If I'm not mistaken this film was shot not in West Africa but in Pirbright in winter.

    The British DOP Dougie Slocombe, one of our great cinematographers, managed to make the set, exteriors and all look like an African Outpost.
     
  11. Naked and the Dead is currently showing on movies4men...TFB and Fenianette safely off to Devon. I think the boxed set of BOB and Rome Series 1 will be getting some stick this weekend!
     
  12. Appears the seller great4dvd on eBay has had these in Region 2, sells out of Spain. If you do eBay might be worth asking them? And if it’s in English? And if it’s a private copy from NTSC or a pukka PAL burn of a film print etc???

    No.9
     
  13. Bought my copy about six months ago - plays OK on home PC and sons laptop but not my work laptop. Didn't work on our decent DVD player (Sony) but does plays on cheap (£16.99) DVD player from Asda in sons room.

    Classic Scene Number 1

    Mr. Boniface! I’ve been a member of this Mess for 23 years, Sir. In all that time I’ve never seen anybody – man, woman or child, warrant officer, field marshal or prime minister – walk into this mess with his hat upon his head. I do not see you now, Sir.


    Classic Scene Number 2

    Just one moment, Sir! If you please. Now you listen to me, Mr. Boniface. I’m a professional soldier, born across the road from Wellington barracks. I enlisted when I was 17. By the time I was 24 I was a sergeant, serving on the North-West frontier of India. Sometimes, Mr. Boniface, I’d lay awake in my tent with a hurricane lamp, sometimes in the middle of a blizzard, reading about the exploits of other British soldiers. Sometimes I’d be lying there in my freezing cold tent actually sweating, beads of sweat pouring down my face from a battle 200 years old. And later on, I had a little active service of my own to take notice of – now what I’m coming to, Sir, is this: all this experience of warfare, imaginary or otherwise, gives me a certain amount of experience to face this little misunderstanding with a certain amount of SANG FROID! IT’S A FLY ON THE WALL, SIR! A FIGHT WITH A FEATHER! As far as the weapons are concerned, I was ordered by my C.O. to keep them to swat flies with, and until I get instructions from the same source I intend to hang on to them …
    …. You seem to have gained control of this battalion by an act of mutiny. Very well. You’re entitled to the Mess servants, because they’re your Countrymen, not mine. You’re entitled to the Mess property, because it stands on your soil….. But if you think for one moment that I’m going to hand over the lives of these people to the custody of a HALF-COOKED, JUMPED-UP, SAD LITTLE BLACK-BALLED WARRIOR LIKE YOURSELF, YOU’RE VERY MUCH MISTAKEN! DO I MAKE MYSELF CLEAR?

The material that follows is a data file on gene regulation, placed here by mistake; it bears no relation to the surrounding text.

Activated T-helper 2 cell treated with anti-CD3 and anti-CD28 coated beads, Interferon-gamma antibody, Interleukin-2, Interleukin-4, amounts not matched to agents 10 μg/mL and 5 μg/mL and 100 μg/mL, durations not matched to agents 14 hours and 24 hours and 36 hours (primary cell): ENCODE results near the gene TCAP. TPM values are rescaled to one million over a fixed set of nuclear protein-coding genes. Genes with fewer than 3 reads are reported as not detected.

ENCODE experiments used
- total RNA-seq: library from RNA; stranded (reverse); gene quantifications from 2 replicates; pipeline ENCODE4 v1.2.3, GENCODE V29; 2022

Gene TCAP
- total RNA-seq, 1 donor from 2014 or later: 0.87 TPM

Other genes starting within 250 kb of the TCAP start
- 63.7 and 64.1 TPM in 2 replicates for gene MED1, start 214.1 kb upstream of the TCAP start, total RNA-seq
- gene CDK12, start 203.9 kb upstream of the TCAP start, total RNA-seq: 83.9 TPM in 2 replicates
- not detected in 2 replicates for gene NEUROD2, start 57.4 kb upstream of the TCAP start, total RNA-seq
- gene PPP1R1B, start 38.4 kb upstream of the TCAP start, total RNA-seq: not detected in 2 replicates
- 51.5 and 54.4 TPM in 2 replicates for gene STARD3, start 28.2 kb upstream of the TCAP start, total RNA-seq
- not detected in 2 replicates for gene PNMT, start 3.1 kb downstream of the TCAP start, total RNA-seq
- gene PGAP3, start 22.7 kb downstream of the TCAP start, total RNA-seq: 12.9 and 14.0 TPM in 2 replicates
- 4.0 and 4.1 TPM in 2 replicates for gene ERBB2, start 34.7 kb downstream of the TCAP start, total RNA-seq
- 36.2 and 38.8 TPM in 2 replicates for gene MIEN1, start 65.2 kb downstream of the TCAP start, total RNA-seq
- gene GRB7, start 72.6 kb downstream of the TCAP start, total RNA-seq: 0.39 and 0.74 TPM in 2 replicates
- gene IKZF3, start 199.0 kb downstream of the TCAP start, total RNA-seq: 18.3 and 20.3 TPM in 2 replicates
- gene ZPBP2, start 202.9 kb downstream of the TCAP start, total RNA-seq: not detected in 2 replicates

Brilliant dialogue - brilliant acting.
     
  14. Don't bother yourself. The flick was well written and probably well directed etc (haven't a clue what "executive producers" and "gaffers" do) but it was a foul mess as far as casting and acting went.

    Attenborough - grossly hamming and blustering, like a WW2 caricature, and wholly unaware of what a real infantry RSM sounds like (OK, there are fools like that, and I've met them, but nobody should make a film about them). All he needed was an accent, good background research and a credible character outlook to change, mould and form the character into something believable and worthy of greatness, but he chose "********".

    Flora Robson. Should have been banned from ever appearing in any further production of acted entertainment, be it stage, screen telly or beach. Utterly dreadful. Actress? Dame? Dear oh dear.

    Which sums it all up, in my humble opinion. Everything else Attenborough did has been pretty good, but this...


    (Now, if you wanted an 'RSM' back then, you should have gone for Harry Andrews. He knew how to put it up 'em. See 'The Hill'.)
     
  15. I still think it's a great film for a wet Sunday afternoon. You have your opinion and I respect that. Trouble is, you seem to be the one disenting voice.

    I do, however, whole-heartedly agree that Harry Andrews is one brilliant actor - in any military guise. Just watched 'Too Late the Hero'. He only had a small part as the CO of a bunch of scruffy Jocks in WW2, but he really did make the part seem as though he'd grown up with the Bn.

    Does it with all his flicks, though I can never remember seeing him in RN uniform. Am I wrong ? Did Sir Harry ever play in Dark Blue ?